REPORT OF AIR FORCE RESEARCH REGARDING THE
WHAT THE ROSWELL INCIDENT WAS NOT
Before discussing specific positive results that these efforts revealed, it is first appropriate to discuss those things, as indicated by information available to the Air Force, that the "Roswell Incident" was not:
An Airplane Crash
Of all the things that are documented and tracked within the Air Force, among the most detailed and scrupulous are airplane crashes. In fact, records of air crashes go back to the first years of military flight. Safety records and reports are available for all crashes that involved serious damage, injury, death, or a combination of these factors. These records also include incidents involving experimental or classified aircraft. USAF records showed that between June 24, 1947, and July 28, 1947, there were five crashes in New Mexico alone, involving A-26C, P-5 IN, C-82A, P-80A and PQ-14B aircraft; however, none of these were on the date(s) in question nor in the area(s) in question.
One of the additional areas specifically set forth by GAO in its efforts was to deal with how the Air Force (and others) specifically documented ."..weather balloon...and other crash incidents." In this area, the search efforts revealed that there are no air safety records pertaining to weather balloon crashes (all weather balloons "crash" sooner or later); however, there are provisions for generating reports of "crashes" as ground safety incidents in the unlikely chance that a balloon injures someone or causes damage. However, such records are only maintained for five years.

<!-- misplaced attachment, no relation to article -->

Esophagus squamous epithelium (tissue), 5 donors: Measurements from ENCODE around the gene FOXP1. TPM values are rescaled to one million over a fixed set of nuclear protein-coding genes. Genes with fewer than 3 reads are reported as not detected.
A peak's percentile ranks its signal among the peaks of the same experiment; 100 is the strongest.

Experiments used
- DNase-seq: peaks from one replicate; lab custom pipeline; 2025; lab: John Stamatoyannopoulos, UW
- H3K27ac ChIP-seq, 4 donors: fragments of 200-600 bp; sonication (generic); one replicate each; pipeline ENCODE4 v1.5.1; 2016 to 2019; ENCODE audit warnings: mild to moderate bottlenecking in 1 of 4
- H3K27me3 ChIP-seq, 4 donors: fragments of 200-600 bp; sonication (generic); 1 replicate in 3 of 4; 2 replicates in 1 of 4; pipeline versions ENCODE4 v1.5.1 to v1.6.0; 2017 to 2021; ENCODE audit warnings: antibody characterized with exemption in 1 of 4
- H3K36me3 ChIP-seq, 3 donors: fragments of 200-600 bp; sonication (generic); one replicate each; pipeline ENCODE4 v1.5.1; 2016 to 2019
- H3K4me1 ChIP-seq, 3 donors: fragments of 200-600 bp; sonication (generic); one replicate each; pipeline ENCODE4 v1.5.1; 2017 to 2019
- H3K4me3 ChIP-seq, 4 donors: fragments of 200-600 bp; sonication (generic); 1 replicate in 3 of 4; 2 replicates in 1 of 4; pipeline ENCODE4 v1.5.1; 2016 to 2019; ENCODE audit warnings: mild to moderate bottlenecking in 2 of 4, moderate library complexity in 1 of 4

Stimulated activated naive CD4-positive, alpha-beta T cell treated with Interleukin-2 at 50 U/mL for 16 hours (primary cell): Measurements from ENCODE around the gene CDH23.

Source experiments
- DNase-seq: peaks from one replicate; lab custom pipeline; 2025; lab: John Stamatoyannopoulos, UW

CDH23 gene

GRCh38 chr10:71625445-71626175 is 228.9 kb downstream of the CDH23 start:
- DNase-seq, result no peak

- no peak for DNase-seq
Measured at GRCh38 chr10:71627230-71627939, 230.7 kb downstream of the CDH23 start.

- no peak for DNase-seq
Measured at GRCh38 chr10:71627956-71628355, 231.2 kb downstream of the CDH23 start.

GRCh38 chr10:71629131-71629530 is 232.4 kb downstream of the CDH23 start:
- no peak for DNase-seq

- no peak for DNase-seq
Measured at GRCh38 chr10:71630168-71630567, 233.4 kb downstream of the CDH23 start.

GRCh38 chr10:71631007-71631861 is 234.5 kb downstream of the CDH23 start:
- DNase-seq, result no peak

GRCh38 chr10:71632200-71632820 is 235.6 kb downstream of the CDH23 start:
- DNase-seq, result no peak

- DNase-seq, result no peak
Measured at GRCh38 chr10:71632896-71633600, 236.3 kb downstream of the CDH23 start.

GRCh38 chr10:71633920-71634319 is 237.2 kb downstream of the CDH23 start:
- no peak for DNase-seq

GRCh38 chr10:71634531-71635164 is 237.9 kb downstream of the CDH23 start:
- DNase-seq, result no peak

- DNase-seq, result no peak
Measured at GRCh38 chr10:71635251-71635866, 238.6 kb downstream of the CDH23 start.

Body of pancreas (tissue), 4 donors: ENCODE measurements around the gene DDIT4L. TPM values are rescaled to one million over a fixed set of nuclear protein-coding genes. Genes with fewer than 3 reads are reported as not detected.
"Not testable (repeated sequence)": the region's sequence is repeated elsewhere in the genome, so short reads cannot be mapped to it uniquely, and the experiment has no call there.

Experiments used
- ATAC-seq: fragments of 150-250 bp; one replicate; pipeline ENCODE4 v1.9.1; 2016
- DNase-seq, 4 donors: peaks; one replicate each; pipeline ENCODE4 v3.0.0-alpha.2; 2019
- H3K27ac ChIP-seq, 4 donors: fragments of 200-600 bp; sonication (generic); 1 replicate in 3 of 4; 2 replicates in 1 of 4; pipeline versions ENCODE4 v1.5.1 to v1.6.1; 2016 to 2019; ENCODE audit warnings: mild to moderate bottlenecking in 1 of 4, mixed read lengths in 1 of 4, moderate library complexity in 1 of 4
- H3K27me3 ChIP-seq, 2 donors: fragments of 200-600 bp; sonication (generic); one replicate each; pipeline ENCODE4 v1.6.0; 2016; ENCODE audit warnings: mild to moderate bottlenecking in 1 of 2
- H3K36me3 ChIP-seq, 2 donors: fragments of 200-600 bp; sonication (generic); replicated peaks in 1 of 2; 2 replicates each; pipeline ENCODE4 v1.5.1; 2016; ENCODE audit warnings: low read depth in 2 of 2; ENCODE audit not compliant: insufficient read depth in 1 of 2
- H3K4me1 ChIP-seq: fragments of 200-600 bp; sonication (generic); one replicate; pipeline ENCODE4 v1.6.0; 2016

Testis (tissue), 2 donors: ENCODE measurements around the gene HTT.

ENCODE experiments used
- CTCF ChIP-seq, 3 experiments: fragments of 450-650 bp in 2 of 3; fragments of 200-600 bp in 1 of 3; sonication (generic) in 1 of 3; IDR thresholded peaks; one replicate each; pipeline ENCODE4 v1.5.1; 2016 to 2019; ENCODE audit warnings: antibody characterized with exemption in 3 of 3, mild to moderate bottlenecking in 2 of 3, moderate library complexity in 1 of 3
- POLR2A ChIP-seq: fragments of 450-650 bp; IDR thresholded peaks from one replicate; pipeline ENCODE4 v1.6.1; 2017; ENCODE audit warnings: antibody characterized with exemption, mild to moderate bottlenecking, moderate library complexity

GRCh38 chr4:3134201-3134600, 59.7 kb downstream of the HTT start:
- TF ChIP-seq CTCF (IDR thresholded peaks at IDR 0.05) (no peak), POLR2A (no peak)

A Missile Crash
A crashed or errant missile, usually described as a captured German V-2 or one of its variants, is sometimes set forth as a possible explanation for the debris recovered near Roswell. Since much of this testing done at nearby White Sands was secret at the time, it would be logical to assume that the government would handle any missile mishap under tight security, particularly if the mishap occurred on private land. From the records reviewed by the Air Force, however, there was nothing located to suggest that this was the case. Although the bulk of remaining testing records are under the control of the US Army, the subject has also been very well documented over the years within Air Force records. There would be no reason to keep such information classified today. The USAF found no indicators or even hints that a missile was involved in this matter.
A Nuclear Accident
One of the areas considered was that whatever happened near Roswell may have involved nuclear weapons. This was a logical area of concern since the 509th Bomb Group was the only military unit in the world at the time that had access to nuclear weapons. Again, reviews of available records gave no indication that this was the case. A number of records still classified TOP SECRET and SECRET-RESTRICTED DATA having to do with nuclear weapons were located in the Federal Records Center in St. Louis, MO . These records, which pertained to the 509th, had nothing to do with any activities that could have been misinterpreted as the "Roswell Incident." Also, any records of a nuclear related incident would have been inherited by the Department of Energy (DOE), and, had one occurred, it is likely DOE would have publicly reported it as part of its recent declassification and public release efforts. There were no ancillary records in Air Force files to indicate the potential existence of such records within DOE channels, however.